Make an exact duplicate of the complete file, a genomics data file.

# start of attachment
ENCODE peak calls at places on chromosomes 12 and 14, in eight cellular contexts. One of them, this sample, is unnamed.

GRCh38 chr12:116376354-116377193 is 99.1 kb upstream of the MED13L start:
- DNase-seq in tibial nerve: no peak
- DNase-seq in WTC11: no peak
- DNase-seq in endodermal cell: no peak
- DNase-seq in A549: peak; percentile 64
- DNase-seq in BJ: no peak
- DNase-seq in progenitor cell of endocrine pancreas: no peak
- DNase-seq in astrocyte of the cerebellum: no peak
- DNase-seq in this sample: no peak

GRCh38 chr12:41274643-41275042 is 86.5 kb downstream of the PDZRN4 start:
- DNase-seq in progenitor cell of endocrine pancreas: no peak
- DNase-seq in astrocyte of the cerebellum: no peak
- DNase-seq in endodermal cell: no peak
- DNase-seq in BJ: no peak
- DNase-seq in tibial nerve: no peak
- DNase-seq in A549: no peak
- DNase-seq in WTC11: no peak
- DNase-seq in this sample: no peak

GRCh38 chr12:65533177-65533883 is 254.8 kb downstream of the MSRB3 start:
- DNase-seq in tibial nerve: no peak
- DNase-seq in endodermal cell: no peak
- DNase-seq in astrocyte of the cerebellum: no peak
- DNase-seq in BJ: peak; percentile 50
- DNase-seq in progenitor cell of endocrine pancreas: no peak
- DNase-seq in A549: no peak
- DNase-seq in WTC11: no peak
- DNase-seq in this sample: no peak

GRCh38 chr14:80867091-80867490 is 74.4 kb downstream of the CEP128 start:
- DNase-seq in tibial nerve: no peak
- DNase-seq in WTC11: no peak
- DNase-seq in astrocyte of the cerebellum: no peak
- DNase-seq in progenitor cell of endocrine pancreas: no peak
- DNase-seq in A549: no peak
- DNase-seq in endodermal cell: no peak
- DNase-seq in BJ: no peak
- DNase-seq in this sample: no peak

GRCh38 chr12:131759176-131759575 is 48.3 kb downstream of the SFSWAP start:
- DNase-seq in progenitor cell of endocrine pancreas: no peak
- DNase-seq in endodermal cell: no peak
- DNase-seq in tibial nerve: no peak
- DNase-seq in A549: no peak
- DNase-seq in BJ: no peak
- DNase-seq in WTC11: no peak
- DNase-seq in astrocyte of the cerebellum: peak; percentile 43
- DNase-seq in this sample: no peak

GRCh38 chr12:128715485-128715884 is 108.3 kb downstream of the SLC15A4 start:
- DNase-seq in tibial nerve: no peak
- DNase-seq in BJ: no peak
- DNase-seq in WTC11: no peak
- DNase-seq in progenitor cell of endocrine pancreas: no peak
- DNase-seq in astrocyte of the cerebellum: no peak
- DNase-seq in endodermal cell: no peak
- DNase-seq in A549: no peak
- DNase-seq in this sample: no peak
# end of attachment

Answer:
ENCODE peak calls at places on chromosomes 12 and 14, in eight cellular contexts. One of them, this sample, is unnamed.

GRCh38 chr12:116376354-116377193 is 99.1 kb upstream of the MED13L start:
- DNase-seq in tibial nerve: no peak
- DNase-seq in WTC11: no peak
- DNase-seq in endodermal cell: no peak
- DNase-seq in A549: peak; percentile 64
- DNase-seq in BJ: no peak
- DNase-seq in progenitor cell of endocrine pancreas: no peak
- DNase-seq in astrocyte of the cerebellum: no peak
- DNase-seq in this sample: no peak

GRCh38 chr12:41274643-41275042 is 86.5 kb downstream of the PDZRN4 start:
- DNase-seq in progenitor cell of endocrine pancreas: no peak
- DNase-seq in astrocyte of the cerebellum: no peak
- DNase-seq in endodermal cell: no peak
- DNase-seq in BJ: no peak
- DNase-seq in tibial nerve: no peak
- DNase-seq in A549: no peak
- DNase-seq in WTC11: no peak
- DNase-seq in this sample: no peak

GRCh38 chr12:65533177-65533883 is 254.8 kb downstream of the MSRB3 start:
- DNase-seq in tibial nerve: no peak
- DNase-seq in endodermal cell: no peak
- DNase-seq in astrocyte of the cerebellum: no peak
- DNase-seq in BJ: peak; percentile 50
- DNase-seq in progenitor cell of endocrine pancreas: no peak
- DNase-seq in A549: no peak
- DNase-seq in WTC11: no peak
- DNase-seq in this sample: no peak

GRCh38 chr14:80867091-80867490 is 74.4 kb downstream of the CEP128 start:
- DNase-seq in tibial nerve: no peak
- DNase-seq in WTC11: no peak
- DNase-seq in astrocyte of the cerebellum: no peak
- DNase-seq in progenitor cell of endocrine pancreas: no peak
- DNase-seq in A549: no peak
- DNase-seq in endodermal cell: no peak
- DNase-seq in BJ: no peak
- DNase-seq in this sample: no peak

GRCh38 chr12:131759176-131759575 is 48.3 kb downstream of the SFSWAP start:
- DNase-seq in progenitor cell of endocrine pancreas: no peak
- DNase-seq in endodermal cell: no peak
- DNase-seq in tibial nerve: no peak
- DNase-seq in A549: no peak
- DNase-seq in BJ: no peak
- DNase-seq in WTC11: no peak
- DNase-seq in astrocyte of the cerebellum: peak; percentile 43
- DNase-seq in this sample: no peak

GRCh38 chr12:128715485-128715884 is 108.3 kb downstream of the SLC15A4 start:
- DNase-seq in tibial nerve: no peak
- DNase-seq in BJ: no peak
- DNase-seq in WTC11: no peak
- DNase-seq in progenitor cell of endocrine pancreas: no peak
- DNase-seq in astrocyte of the cerebellum: no peak
- DNase-seq in endodermal cell: no peak
- DNase-seq in A549: no peak
- DNase-seq in this sample: no peak